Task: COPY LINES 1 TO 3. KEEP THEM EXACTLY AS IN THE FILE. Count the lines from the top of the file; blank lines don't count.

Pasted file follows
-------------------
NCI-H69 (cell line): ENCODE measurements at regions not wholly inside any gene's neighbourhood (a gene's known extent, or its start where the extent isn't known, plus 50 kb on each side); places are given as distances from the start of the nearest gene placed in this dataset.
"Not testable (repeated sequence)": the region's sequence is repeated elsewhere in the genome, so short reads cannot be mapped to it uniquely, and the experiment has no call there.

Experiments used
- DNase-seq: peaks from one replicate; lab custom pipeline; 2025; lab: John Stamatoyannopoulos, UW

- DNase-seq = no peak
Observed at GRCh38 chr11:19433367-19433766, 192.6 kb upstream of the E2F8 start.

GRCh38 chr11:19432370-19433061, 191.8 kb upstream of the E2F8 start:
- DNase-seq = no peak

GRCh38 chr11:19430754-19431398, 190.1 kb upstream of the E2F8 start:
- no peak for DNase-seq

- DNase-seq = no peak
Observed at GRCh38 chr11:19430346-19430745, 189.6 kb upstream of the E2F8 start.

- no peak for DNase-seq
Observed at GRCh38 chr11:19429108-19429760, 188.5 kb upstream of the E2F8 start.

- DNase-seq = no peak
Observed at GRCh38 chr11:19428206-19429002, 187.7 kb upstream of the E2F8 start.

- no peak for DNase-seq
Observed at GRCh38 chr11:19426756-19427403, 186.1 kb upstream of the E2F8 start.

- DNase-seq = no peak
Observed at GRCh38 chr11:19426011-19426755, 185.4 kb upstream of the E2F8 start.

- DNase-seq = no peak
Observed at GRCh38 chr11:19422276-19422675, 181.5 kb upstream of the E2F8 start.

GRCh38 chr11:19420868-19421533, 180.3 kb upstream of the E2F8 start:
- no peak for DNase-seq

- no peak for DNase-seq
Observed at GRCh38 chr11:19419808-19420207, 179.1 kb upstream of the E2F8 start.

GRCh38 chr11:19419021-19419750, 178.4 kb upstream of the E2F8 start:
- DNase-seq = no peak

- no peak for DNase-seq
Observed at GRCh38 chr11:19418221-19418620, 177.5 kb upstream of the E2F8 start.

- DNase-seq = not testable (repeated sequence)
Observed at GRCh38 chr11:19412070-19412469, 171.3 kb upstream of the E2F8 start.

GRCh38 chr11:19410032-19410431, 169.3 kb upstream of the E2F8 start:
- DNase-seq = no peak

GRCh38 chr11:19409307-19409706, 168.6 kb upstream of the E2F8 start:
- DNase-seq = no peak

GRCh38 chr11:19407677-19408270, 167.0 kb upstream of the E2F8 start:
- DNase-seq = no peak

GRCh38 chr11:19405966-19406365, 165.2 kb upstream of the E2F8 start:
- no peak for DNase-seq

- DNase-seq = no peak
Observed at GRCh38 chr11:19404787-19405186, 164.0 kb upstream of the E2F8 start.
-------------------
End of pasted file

NCI-H69 (cell line): ENCODE measurements at regions not wholly inside any gene's neighbourhood (a gene's known extent, or its start where the extent isn't known, plus 50 kb on each side); places are given as distances from the start of the nearest gene placed in this dataset.
"Not testable (repeated sequence)": the region's sequence is repeated elsewhere in the genome, so short reads cannot be mapped to it uniquely, and the experiment has no call there.

Experiments used